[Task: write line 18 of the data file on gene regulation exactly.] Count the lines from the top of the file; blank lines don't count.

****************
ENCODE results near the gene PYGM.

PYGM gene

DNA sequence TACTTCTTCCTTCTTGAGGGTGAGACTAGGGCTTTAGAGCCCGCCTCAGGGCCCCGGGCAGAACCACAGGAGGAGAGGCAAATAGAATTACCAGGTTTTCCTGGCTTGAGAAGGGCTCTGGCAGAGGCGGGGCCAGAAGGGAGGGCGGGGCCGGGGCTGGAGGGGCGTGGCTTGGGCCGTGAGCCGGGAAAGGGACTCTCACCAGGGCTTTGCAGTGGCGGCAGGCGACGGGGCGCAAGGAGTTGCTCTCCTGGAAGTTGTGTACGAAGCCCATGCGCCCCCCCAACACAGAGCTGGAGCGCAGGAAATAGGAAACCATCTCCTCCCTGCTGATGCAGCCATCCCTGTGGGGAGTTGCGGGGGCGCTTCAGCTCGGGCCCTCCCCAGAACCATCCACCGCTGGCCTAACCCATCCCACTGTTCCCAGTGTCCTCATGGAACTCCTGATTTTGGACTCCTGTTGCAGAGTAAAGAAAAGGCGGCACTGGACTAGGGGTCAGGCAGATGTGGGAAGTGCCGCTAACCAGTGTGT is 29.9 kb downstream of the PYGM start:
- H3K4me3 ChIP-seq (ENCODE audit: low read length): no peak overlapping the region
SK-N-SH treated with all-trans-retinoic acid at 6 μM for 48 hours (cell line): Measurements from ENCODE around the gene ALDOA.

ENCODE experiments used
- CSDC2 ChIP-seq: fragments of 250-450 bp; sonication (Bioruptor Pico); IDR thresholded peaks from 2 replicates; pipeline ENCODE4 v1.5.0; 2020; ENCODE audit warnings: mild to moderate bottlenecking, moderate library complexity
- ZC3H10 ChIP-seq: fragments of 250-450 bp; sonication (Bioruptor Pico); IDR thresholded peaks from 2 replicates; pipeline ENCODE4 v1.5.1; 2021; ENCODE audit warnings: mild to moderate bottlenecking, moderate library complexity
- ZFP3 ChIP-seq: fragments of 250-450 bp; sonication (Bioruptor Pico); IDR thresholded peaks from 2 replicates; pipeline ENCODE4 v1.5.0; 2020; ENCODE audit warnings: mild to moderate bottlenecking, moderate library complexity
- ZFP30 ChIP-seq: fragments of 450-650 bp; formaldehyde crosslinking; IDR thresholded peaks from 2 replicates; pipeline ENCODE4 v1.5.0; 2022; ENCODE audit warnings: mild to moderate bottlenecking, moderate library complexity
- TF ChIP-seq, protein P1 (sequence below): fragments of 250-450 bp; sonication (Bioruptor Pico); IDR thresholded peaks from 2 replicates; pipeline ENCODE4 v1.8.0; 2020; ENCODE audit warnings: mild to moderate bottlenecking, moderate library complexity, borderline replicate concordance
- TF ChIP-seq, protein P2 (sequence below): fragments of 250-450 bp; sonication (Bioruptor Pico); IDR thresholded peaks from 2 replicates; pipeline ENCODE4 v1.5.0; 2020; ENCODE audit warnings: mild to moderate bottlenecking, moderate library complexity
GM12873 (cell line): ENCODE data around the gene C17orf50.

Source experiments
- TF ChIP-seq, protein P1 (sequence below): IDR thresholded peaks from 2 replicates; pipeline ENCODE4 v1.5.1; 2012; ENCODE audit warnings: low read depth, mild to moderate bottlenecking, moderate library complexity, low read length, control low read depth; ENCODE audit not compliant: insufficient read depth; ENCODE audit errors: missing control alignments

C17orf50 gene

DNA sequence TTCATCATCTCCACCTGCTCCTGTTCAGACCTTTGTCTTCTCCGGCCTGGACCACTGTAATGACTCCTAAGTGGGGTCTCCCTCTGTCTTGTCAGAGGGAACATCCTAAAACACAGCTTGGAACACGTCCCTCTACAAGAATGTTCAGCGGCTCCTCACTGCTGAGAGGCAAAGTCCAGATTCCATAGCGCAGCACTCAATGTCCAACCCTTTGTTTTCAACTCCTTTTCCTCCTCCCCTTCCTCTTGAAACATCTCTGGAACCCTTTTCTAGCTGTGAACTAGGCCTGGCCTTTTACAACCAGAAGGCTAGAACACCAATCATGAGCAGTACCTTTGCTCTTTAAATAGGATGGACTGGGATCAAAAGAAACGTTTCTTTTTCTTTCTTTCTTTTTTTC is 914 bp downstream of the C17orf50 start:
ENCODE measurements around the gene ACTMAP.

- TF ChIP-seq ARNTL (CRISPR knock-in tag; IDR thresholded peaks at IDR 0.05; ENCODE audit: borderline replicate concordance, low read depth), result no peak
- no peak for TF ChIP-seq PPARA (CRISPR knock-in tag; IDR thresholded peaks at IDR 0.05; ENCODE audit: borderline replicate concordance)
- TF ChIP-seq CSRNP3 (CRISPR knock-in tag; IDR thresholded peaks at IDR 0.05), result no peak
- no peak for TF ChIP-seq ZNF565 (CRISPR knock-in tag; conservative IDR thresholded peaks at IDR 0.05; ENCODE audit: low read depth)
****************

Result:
ENCODE measurements around the gene ACTMAP.